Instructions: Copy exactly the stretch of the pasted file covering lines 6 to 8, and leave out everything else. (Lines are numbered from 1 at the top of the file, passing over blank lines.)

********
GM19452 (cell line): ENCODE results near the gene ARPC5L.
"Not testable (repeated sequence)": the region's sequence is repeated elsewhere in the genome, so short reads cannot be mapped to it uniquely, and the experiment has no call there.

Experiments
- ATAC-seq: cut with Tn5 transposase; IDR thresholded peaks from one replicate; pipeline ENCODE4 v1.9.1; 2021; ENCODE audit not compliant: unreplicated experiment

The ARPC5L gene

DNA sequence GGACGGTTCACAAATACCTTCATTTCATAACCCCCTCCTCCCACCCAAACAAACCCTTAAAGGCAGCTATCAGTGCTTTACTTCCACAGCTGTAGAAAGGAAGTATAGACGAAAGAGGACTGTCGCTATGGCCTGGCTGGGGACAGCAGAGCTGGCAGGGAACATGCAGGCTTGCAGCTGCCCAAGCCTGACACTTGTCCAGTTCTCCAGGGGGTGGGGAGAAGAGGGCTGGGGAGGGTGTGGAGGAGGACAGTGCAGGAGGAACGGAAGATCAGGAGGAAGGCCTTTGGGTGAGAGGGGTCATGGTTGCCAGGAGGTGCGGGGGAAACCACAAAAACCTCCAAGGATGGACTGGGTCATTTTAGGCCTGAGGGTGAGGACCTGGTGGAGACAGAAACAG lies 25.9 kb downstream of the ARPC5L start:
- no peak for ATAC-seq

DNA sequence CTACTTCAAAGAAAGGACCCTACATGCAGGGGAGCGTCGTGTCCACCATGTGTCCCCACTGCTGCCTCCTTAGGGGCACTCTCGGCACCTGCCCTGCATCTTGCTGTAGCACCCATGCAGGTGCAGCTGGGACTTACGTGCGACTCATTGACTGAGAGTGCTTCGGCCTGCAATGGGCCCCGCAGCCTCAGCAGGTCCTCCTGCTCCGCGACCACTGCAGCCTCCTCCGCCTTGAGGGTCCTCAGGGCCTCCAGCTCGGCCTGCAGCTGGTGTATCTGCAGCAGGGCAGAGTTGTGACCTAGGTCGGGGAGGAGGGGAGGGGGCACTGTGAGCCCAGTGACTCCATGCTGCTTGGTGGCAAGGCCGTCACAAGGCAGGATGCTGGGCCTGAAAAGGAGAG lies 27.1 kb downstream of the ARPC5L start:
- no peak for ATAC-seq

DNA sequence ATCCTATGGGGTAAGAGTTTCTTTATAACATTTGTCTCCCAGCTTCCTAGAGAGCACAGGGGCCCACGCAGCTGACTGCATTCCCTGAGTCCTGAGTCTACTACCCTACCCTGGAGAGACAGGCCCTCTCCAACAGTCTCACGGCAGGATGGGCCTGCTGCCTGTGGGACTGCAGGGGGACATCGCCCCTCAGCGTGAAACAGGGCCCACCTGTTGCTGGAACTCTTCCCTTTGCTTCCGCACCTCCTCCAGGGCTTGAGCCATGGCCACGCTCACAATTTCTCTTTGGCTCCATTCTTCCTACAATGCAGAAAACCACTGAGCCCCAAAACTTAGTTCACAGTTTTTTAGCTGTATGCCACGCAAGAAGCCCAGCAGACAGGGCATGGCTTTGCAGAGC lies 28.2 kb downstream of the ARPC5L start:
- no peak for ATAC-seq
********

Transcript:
DNA sequence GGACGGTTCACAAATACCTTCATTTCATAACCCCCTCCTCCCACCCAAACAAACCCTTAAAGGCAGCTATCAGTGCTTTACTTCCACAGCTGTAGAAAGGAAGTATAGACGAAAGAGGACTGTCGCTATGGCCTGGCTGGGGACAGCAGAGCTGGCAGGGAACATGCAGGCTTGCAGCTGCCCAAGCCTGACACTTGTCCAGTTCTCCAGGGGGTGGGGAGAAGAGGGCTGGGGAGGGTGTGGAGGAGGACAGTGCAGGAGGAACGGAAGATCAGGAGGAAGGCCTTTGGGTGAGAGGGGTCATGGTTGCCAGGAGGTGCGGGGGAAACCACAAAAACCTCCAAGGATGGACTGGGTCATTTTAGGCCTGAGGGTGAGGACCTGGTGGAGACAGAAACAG lies 25.9 kb downstream of the ARPC5L start:
- no peak for ATAC-seq

DNA sequence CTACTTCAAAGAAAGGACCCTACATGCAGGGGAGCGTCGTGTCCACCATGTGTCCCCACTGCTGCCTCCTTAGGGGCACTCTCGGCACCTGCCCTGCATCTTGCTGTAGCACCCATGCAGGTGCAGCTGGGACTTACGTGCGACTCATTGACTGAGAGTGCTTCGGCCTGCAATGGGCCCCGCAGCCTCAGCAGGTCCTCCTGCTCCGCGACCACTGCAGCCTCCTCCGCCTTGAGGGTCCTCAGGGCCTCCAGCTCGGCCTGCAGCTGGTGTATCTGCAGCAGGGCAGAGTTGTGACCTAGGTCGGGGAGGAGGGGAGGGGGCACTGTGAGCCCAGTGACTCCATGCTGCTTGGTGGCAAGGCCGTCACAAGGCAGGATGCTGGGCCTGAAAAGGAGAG lies 27.1 kb downstream of the ARPC5L start: